While we can be grateful that we live in a country where the state can mostly respond effectively to environmental disasters, and local communities are remarkably resourceful and resilient, I can't help wondering whether some real needs are being missed... are we are missing a trick as a country if we can't find a way to capitalise on the huge appetite for voluntary action?
We are suffering from a lack of leadership, something the Victorians had in spades. By failing to give significantly, the new rich are failing to set an example and inspire those who will follow them. Government makes noises about encouraging more philanthropy but most politicians follow focus groups rather offer leadership...
So let's stop living in a theoretical world where Big Society is what happens when a subsection of those with surplus try to help those in need but don't have enough to meet all the need, and let's start living in the real world where the body best placed to be Big Society and to make Big Society work is you.
David Cameron is missing a trick. While The Greenest Government Ever and The Big Society have been consigned to the dustbin of history, a quiet revolution has been occurring in the West of England to create the greenest city in the country. This has culminated in Bristol being named European Green Capital for 2015 .
Here are some stats from a survey we recently conducted amongst around 1,000 respondents, in conjunction with ResearchBods. Less than one in 10 British people consider the contribution of businesses to their communities as being 'very good' or 'excellent' - 37% feel it is poor, while 54% judge it to be average.
So George Osborne has lost his treasured AAA rating. We are now heading for record consecutive quarters of stop-start growth. Youth unemployment is at an all-time high. Neither the deficit nor the debt is coming down and there's no money to do anything about it. If we want to spend more we have to borrow more, and even Ed Balls can't be sure we'll end up better off if we do.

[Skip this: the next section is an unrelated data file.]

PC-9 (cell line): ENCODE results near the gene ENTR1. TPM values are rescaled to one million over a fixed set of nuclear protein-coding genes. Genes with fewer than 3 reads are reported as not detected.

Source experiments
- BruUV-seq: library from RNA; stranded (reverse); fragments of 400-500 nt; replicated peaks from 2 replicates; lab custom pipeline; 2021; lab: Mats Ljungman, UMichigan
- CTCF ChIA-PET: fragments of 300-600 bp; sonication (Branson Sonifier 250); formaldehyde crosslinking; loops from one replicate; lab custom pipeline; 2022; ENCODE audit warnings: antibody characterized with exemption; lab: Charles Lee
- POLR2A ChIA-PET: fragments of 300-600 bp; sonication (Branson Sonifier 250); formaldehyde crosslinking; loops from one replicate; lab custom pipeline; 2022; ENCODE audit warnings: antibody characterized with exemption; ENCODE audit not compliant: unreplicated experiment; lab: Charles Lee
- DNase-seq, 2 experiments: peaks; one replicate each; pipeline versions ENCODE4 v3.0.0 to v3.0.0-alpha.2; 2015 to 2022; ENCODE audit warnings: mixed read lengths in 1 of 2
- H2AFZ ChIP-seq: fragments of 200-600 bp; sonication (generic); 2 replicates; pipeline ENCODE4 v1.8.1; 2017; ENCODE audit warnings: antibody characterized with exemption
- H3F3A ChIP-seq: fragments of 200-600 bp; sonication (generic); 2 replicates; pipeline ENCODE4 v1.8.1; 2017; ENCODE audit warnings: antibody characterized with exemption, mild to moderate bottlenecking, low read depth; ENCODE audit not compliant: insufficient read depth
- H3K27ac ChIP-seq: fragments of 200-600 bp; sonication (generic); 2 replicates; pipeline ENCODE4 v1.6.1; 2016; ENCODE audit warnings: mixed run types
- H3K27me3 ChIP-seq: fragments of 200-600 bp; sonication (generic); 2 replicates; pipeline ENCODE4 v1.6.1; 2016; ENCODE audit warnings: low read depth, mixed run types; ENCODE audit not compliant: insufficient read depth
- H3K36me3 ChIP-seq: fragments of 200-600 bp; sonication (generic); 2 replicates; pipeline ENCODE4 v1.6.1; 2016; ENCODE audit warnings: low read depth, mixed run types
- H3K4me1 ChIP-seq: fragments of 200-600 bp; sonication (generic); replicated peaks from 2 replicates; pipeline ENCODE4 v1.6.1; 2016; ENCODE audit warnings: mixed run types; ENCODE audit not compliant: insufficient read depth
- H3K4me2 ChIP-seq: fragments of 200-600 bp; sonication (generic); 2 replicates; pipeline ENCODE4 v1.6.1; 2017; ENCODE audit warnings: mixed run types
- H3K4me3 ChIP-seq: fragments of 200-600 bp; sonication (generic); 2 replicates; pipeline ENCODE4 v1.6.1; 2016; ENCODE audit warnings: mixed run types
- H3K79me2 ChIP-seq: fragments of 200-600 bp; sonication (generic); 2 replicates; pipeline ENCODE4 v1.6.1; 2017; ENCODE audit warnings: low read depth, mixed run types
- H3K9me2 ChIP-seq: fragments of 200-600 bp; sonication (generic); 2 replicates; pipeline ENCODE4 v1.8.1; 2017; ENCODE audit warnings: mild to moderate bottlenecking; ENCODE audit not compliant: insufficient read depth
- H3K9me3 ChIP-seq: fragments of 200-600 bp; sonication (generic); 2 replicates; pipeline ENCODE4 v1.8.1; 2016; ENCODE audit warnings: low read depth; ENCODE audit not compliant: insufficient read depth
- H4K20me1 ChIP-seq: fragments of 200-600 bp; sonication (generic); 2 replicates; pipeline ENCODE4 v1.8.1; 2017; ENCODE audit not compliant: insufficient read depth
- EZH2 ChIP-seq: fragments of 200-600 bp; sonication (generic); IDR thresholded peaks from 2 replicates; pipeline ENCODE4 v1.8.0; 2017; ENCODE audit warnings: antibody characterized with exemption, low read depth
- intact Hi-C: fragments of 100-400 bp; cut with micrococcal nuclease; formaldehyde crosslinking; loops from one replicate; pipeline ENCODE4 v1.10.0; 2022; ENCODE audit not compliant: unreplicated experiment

As the demand for volunteers grows, we must look at what can be realistically expected of our volunteers. People volunteer for a wide range of reasons; they might care passionately about a cause, it might be the sense of affirmation that they get, others might volunteer in order to gain new experiences or to meet new people.
For many families in that 15%, Child Benefit represents the last visible, tangible thing they receive from the state. If they do not send their children to state school, if they use private healthcare, if they pay for their lawyers, drive a car, own their property, and have never claimed welfare, then this may be the only state benefit they have ever received. And put in these terms, they may well feel entitled to it. Of course, it can be argued that they are privileged not to have to rely on state infrastructure not to have to sit on NHS waiting lists or suffer a post-code lottery education.
If this Coalition government really is trying to instil more civic pride and individual responsibility in the public, then there are few more compelling icons of altruistic endeavour than a woman who traipsed half-way around the world to support those fighting in her name. Was she a saint? Not at all, and she herself struggled at times to deflect racial taunts by trying to distance herself from those with darker skin, so she might better fit in.
As we look back on an event-packed 2012, and realise that the full effect of the Government cuts has yet to be felt, there is a greater need than ever to strengthen and empower local communities across the country. We need to join together to create warmth and humanity in what could be a bleak 2013.